During a road trip as a passenger in a large motor coach recently, I realized how heavy the load was and decided to check out the tires. As I suspected, they were the same size (295/75R22.5) as the most popular fitment on Class 7 and 8 commercial trucks. Closer inspection, however, revealed that this new RV was fitted with the Load Range H version of this tire size, while the vast majority of trucks ride on Load Range Gs.

The major differences are increased load capacity of about 430 lb. per tire and increased inflation pressure to support that load. Similar differences can be found on some applications of sizes 11R22.5 Load Range H (vs. the more popular Load Range G), and the 245/70R19.5 Load Range G vs. Load Range F.

A more complex tire situation has developed in the Class 4 through 6 chassis market and in certain types of towable recreation vehicles and commercial trailers. A number of the latter are typically fitted with tires of 15- or-16-in. rim diameter. The wheelhouse area on these vehicles is often kept as small as possible to maintain a low center of gravity for stability, and to allow the largest amount of interior space consistent with adequate load carrying capacity.

Most of the smaller units, which may have been fitted with passenger tires in past years, are now equipped with 15- or 16-in. special ST metric tires designed specifically for trailers in highway service. These tires have an “ST” prefix in front of the size (e.g., ST 235/80R16) and have load/inflation ratings different from their passenger-car or light-truck counterparts with the same basic metric sizing.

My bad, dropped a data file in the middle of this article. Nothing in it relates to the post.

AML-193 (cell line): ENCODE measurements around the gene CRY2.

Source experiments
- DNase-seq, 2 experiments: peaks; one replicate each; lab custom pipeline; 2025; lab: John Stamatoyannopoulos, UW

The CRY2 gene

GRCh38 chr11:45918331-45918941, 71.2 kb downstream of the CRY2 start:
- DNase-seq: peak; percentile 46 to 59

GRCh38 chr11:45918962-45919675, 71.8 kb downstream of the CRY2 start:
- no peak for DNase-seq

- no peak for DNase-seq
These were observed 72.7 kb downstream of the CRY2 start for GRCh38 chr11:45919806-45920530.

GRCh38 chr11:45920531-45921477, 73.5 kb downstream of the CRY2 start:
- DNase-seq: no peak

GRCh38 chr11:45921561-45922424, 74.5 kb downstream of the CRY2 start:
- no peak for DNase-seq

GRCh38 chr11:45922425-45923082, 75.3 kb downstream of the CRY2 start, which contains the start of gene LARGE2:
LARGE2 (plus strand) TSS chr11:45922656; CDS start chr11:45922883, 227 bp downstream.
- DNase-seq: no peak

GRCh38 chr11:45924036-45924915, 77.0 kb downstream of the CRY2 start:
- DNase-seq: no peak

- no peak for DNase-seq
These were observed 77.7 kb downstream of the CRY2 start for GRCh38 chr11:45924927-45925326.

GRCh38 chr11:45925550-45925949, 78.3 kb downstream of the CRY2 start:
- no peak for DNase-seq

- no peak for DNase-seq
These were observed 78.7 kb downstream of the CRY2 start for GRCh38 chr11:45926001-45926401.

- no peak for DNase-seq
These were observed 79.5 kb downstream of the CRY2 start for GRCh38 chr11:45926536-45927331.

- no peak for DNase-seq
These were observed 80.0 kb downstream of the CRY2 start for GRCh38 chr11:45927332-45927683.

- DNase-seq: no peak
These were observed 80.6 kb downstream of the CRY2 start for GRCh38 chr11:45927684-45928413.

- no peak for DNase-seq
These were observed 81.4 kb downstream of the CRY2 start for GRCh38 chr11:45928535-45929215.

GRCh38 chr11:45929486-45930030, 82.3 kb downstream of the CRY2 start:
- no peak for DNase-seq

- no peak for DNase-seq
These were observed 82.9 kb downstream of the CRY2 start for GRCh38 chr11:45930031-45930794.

Many of the “ST” tires and some of the “LT” prefix light-truck tires used in recreational and commercial trailer applications require higher rated, more heavy-duty, wheels and inflation valves than their lighter duty counterparts. One such example is an LT 235/85R16 Load Range G tire, designed for commercial trailers. This tire can carry as much as 3,750 lb., but requires a cold inflation pressure of 110 psi and, therefore, must be used only with a special high-strength wheel.

Since this basic tire size is commonly fitted to larger pickups, referred to as 3/4- or 1-ton models, with single rear tires, and these are popular tow vehicles for the larger trailers, it's possible to have the same size tires on the truck and trailer. However, heavier wheels and higher inflation pressures would be mandatory for the trailer, and the truck tires would have insufficient load capacity for the trailer application.

The consequences of choosing the wrong tire are serious enough that you should consider the following:

  • Check the vehicle placard or vehicle owner's manual, to determine the correct Tire Size and Load Range recommendation. If in doubt, contact the OEM to determine the proper Tire Size, Type Prefix, and Load Range. Tires with an alphabetically lower Load Range should never be substituted for a higher specified Load Range.

  • Be aware that the Tire Type Prefix is an integral part of the tire size description. Tires with different prefixes have different load and inflation ratings and should not be substituted or mixed.

  • Make sure the wheel/rim load and inflation ratings are compatible with load and inflation requirements.

  • Check that the inflation valve is rated for the inflation pressure of the tire being used. This is especially important for 15 and 16 in. applications, where snap-in valves are used for lower inflation pressures and clamp-in valves are required for higher inflations.

  • Maintain inflation pressures that are recommended by the vehicle OEM and are compatible with the ratings on the tire sidewall.